The most important part of the chicken frying process is brining. Brining involves soaking meat in water with salt in order to marinate it. For buttermilk fried chicken this means soaking raw chicken in buttermilk and kosher salt. It's suggested to brine your chicken for 2-4 hours, but I like do it for as long as possible. The longer it's brining, the more flavor you'll get. I brine the night before, but even the morning of would be good.
- 3 cups of buttermilk
- 1/3 cup of kosher salt
- 2 tablespoons sugar
- 2 1/2 to 3 pounds meaty chicken pieces
- 2 cups of all-purpose flour
- 1/4 teaspoon salt
- 1/4 teaspoon black pepper
- 3/4 cup buttermilk
- vegetable oil
- 1 teaspoon cayenne pepper (I add this if I want a to make a spicy batch of chicken)
- For brine, in a resealable plastic bag, combine 3 cups of buttermilk with kosher salt and sugar. Add all chicken pieces to the brine and seal bag. Chill for 2 to 4 hours. When ready to fry, remove from brine, drain chicken and pat dry with paper towels. Discard brine.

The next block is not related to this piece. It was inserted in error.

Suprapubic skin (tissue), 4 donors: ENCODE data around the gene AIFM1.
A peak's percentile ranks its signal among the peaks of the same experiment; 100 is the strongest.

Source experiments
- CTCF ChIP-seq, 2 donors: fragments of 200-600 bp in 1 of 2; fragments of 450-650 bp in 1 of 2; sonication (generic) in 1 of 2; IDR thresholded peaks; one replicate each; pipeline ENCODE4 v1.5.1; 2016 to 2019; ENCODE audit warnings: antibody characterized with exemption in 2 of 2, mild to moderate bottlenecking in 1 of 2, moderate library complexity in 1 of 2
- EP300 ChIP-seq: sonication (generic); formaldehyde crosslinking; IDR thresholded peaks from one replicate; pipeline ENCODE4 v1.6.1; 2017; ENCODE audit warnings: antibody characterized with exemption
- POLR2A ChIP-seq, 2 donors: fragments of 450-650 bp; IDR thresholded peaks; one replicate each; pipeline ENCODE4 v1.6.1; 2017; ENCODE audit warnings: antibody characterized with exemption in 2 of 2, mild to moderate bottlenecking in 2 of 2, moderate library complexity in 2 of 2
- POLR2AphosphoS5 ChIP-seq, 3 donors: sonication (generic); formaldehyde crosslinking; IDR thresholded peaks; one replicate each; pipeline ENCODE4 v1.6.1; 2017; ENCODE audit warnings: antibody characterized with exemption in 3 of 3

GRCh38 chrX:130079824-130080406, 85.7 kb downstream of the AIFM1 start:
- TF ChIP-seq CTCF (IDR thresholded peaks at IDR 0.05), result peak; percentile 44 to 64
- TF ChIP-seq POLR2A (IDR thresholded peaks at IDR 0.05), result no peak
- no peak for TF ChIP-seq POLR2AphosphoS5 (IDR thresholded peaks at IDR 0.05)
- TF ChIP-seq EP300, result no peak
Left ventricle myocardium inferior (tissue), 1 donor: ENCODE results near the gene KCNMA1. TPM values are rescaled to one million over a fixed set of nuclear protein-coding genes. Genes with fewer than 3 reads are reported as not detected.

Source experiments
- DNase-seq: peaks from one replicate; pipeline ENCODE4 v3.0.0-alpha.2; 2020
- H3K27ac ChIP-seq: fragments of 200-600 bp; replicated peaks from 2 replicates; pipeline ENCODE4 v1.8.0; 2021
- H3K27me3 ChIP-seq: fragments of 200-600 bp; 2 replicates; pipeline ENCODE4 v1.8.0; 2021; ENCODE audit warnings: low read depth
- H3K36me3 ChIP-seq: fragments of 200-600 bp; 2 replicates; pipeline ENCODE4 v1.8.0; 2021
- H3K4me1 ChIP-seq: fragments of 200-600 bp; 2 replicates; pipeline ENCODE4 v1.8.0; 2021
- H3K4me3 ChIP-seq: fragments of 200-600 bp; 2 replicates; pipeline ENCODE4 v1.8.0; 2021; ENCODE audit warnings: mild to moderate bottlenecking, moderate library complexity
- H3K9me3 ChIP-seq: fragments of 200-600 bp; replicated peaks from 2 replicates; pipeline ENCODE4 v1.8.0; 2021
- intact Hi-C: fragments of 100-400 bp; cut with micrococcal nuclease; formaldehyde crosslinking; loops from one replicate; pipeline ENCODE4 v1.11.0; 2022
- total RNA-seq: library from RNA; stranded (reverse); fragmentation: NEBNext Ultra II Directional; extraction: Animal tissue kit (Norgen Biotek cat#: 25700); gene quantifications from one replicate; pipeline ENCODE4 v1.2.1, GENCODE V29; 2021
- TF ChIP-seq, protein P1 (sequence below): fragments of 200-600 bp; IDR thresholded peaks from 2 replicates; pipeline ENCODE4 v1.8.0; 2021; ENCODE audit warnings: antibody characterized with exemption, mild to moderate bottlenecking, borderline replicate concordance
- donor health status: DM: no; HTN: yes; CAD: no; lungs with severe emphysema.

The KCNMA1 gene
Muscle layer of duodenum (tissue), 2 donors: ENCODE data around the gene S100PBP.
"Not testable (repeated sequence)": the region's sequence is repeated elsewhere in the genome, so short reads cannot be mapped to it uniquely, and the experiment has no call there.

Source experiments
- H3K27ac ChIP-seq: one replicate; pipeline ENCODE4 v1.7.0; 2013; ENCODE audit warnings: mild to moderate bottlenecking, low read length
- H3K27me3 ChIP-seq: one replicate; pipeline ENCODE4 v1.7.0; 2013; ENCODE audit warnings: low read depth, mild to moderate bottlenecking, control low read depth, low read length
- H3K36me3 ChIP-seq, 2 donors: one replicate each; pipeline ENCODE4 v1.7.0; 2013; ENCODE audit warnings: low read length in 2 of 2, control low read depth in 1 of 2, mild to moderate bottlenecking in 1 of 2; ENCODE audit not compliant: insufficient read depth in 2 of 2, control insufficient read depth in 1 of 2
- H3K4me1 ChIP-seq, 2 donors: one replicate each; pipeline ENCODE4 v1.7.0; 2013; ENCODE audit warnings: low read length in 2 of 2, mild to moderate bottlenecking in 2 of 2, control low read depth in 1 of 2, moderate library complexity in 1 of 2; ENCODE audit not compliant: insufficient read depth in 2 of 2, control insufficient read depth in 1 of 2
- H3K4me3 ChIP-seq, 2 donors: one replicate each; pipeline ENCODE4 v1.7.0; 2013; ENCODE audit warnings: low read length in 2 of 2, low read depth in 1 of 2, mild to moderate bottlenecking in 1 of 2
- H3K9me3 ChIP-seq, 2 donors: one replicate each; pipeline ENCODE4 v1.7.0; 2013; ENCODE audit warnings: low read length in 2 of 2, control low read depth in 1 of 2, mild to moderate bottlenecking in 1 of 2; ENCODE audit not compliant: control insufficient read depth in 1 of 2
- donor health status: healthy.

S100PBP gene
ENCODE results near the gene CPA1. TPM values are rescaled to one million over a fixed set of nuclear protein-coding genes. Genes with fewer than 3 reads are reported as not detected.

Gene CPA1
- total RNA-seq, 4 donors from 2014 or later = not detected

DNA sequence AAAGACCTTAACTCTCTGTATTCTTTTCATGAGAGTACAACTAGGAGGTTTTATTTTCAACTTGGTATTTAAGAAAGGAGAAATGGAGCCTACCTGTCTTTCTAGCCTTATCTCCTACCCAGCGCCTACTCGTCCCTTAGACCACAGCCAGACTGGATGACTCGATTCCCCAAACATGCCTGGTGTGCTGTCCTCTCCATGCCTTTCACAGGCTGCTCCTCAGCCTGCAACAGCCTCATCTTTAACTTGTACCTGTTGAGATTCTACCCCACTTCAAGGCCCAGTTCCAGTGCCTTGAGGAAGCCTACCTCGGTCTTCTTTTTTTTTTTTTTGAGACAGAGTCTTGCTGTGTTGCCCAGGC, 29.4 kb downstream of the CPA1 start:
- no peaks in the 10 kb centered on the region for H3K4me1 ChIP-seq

- In a large bowl combine flour, salt and pepper (and cayenne pepper if desired). Place the 3/4 cup of buttermilk in a shallow dish. Coat chicken with flour mixture then dip in buttermilk before coating again with flour mixture.
- Meanwhile, in a deep, heavy pot or deep-fat fryer, heat 1 1/2 inches of vegetable oil to 350 degrees. Using tongs, carefully add a few pieces of chicken to the hot oil. Fry chicken for 12 to 15 minutes or until chicken is no longer pink (170 degrees for breast, 180 degrees for thighs and drumsticks) and coating is golden, turning once. Drain on paper towels. If desired, keep fired chicken warm in a preheated 300 degree oven while frying remaining chicken pieces. Do not fill the pot up too full with chicken. Cook in batches.
|Southern Fried Chicken! So delicious!|
Recipe courtesy of Better Homes and Gardens New CookBook 15th Edition